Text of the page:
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The Poulson affair: corruption and the role of bankruptcy law public examinations in the early 1970s

By John Tribe

Abstract

This article examines the Poulson affair of the early 1970s. In so doing it examines two areas in particular. First, the role of the bankruptcy law public examination procedure in exposing Cabinet level involvement in the corrupt practices of the bankrupt architect, John Garlick Llewellyn Pouslon. In the course of his 1972 bankruptcy proceedings, in Wakefield, it emerged that Poulson had used, through one of his companies, the services of Reginald Maudling MP, a former Chancellor of the Exchequer, and at the time of Poulson's bankruptcy Home Secretary and Deputy Prime Minister in Edward Heath's government. As a result of his involvement in Poulson's affairs Maudling was compelled to resign as Home Secretary. In the course of the next three years or so Poulson, T. Dan Smith, Pottinger and several others were convicted of bribery offences in the Leeds Crown Court and sentenced to lengthy terms of imprisonment. The second main area examined in this article highlights the attempt to curtail the public examination of Poulson through the undermining of the trustee in bankruptcy’s silk, namely, Mr Muir Hunter QC. In examining the bankruptcy public examination procedure the article tests whether the demise in the importance of public examinations has harmed the effectiveness and social benefit of English and Welsh personal insolvency law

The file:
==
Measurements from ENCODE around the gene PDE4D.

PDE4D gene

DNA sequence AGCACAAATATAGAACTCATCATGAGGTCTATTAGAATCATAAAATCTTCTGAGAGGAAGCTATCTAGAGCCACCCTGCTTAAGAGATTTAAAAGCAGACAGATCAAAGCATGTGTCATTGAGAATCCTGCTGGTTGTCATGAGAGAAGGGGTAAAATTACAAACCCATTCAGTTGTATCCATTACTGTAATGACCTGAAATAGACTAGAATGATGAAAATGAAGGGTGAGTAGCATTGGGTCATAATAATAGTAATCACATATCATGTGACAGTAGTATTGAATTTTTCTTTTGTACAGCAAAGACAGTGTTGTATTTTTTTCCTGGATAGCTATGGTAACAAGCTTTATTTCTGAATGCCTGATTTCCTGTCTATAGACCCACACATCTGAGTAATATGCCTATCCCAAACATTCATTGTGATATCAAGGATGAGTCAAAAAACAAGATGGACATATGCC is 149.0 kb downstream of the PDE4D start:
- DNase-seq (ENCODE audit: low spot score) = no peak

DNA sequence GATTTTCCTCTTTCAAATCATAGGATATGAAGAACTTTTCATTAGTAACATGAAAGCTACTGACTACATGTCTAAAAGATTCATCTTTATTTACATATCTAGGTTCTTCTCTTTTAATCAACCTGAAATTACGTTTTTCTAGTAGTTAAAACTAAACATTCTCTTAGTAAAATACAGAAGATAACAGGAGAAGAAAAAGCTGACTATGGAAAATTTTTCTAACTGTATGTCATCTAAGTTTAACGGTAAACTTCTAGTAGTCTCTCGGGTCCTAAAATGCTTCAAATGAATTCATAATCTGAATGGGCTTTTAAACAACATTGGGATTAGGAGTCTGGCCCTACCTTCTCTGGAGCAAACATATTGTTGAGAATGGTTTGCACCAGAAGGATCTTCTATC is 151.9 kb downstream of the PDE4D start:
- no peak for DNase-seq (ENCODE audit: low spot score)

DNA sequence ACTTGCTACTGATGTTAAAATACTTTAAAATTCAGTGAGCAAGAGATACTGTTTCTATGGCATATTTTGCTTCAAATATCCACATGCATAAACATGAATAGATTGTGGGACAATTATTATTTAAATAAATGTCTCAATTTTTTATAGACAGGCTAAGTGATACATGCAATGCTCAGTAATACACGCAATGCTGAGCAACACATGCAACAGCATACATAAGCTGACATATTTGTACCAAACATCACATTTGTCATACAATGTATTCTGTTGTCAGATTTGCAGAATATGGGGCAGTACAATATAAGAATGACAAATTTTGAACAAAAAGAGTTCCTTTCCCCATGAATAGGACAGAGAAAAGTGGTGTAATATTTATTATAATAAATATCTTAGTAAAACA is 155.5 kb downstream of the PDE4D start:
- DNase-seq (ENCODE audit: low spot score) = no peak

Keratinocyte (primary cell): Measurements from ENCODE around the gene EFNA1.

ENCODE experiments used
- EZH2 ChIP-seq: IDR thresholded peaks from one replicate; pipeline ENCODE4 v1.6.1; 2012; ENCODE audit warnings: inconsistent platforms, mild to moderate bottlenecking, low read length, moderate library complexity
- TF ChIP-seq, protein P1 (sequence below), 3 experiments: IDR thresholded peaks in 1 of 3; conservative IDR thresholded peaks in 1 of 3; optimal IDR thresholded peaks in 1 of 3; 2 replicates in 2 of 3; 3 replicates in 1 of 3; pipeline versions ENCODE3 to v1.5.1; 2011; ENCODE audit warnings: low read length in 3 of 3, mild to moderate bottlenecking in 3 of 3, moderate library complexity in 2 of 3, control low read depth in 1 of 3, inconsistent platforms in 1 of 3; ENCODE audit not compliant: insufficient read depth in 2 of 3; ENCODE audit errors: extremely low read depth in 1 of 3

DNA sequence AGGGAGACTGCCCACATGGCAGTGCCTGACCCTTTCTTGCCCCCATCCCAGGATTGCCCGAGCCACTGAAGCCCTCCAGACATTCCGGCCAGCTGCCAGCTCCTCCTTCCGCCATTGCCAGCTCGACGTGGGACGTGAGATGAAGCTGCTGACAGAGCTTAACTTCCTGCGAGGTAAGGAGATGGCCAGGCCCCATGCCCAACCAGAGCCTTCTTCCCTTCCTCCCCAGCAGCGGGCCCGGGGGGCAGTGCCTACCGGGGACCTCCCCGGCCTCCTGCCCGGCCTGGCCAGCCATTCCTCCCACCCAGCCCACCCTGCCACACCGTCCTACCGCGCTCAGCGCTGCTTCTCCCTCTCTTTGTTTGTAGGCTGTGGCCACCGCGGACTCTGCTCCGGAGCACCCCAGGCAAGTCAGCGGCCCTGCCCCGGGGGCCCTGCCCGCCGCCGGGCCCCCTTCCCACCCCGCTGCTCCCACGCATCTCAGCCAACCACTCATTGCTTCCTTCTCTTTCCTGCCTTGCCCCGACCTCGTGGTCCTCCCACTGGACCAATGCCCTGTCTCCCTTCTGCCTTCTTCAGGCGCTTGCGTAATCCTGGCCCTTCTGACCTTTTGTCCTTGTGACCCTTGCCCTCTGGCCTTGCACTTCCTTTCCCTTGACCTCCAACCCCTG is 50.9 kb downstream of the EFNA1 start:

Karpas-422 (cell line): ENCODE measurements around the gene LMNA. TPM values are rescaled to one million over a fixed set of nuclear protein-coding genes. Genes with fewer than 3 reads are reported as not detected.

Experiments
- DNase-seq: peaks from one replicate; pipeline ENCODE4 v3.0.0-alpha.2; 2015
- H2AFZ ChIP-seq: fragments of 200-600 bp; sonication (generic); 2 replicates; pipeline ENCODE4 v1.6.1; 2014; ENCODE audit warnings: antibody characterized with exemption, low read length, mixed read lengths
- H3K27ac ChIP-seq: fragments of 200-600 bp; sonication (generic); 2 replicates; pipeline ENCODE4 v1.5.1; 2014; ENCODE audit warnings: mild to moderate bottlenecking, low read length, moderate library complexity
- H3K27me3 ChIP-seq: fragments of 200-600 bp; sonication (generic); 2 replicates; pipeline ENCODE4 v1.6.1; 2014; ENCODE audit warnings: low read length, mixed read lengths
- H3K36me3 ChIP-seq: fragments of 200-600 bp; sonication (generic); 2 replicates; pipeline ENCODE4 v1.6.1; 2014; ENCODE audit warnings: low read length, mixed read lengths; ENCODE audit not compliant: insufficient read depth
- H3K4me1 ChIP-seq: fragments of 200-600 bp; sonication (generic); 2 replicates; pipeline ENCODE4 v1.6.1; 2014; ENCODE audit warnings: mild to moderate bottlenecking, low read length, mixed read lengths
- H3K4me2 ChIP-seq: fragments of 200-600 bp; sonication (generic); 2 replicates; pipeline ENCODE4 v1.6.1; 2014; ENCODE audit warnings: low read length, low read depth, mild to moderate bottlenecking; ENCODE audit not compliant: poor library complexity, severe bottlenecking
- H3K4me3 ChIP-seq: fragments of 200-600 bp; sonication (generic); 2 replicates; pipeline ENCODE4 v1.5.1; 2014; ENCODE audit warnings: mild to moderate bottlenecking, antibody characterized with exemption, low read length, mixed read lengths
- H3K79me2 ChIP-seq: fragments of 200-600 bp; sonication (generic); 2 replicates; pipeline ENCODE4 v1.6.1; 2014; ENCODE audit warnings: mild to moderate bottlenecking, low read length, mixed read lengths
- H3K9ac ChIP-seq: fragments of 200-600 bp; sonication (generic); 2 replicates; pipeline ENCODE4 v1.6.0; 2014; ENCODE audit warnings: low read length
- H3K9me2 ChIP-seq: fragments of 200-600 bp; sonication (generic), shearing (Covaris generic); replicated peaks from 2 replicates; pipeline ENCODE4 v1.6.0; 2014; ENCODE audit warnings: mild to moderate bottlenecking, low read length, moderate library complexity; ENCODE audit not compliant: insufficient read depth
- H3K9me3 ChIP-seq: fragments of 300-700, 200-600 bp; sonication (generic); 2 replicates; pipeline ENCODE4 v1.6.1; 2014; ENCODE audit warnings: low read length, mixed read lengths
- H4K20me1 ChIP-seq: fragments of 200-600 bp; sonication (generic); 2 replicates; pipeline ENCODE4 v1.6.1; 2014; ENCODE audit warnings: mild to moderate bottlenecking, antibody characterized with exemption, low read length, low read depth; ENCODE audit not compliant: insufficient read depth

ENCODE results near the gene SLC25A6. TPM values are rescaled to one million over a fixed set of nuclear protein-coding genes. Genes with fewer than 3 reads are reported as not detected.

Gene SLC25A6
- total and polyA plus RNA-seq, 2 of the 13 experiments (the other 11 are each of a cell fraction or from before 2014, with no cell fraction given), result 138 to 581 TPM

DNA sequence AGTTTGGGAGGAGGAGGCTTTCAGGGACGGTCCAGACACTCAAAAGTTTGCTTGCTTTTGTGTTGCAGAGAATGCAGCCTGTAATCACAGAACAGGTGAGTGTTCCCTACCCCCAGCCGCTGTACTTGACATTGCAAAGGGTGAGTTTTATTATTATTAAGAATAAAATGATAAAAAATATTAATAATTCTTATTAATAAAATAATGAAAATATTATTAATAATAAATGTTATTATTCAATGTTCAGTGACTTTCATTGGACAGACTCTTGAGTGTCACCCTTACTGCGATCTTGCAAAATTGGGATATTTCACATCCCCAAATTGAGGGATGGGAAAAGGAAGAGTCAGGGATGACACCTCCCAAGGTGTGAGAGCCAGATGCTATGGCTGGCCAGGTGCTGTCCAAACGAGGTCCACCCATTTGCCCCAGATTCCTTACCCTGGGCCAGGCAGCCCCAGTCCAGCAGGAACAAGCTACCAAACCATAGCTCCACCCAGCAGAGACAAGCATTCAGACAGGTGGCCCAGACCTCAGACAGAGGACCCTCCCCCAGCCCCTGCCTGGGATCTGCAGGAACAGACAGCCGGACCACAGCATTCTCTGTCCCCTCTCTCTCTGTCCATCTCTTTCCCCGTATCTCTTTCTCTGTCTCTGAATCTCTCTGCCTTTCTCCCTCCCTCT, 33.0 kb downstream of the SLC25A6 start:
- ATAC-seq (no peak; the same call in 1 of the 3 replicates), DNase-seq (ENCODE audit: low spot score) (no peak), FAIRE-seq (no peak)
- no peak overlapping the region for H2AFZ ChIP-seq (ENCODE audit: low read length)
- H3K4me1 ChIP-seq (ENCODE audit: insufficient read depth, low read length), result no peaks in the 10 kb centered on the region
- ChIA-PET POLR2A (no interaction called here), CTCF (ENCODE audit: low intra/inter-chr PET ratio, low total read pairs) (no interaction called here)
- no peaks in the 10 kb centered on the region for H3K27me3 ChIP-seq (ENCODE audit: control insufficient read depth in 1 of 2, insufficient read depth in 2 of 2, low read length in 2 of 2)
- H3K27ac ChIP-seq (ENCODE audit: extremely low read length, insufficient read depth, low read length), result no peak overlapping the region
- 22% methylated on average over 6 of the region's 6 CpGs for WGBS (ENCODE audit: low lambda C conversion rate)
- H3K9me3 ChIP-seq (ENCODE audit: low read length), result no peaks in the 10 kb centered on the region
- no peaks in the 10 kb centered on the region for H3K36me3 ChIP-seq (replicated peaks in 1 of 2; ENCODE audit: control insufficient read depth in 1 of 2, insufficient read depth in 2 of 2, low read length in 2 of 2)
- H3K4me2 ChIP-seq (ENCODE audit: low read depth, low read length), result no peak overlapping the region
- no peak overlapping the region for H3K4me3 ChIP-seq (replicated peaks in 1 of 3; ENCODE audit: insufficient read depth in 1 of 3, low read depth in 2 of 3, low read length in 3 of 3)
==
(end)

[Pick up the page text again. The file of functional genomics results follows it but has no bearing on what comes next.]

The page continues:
Topics: law, accounting
Publisher: Hart Publishing
Year: 2010
OAI identifier: oai:eprints.kingston.ac.uk:16376
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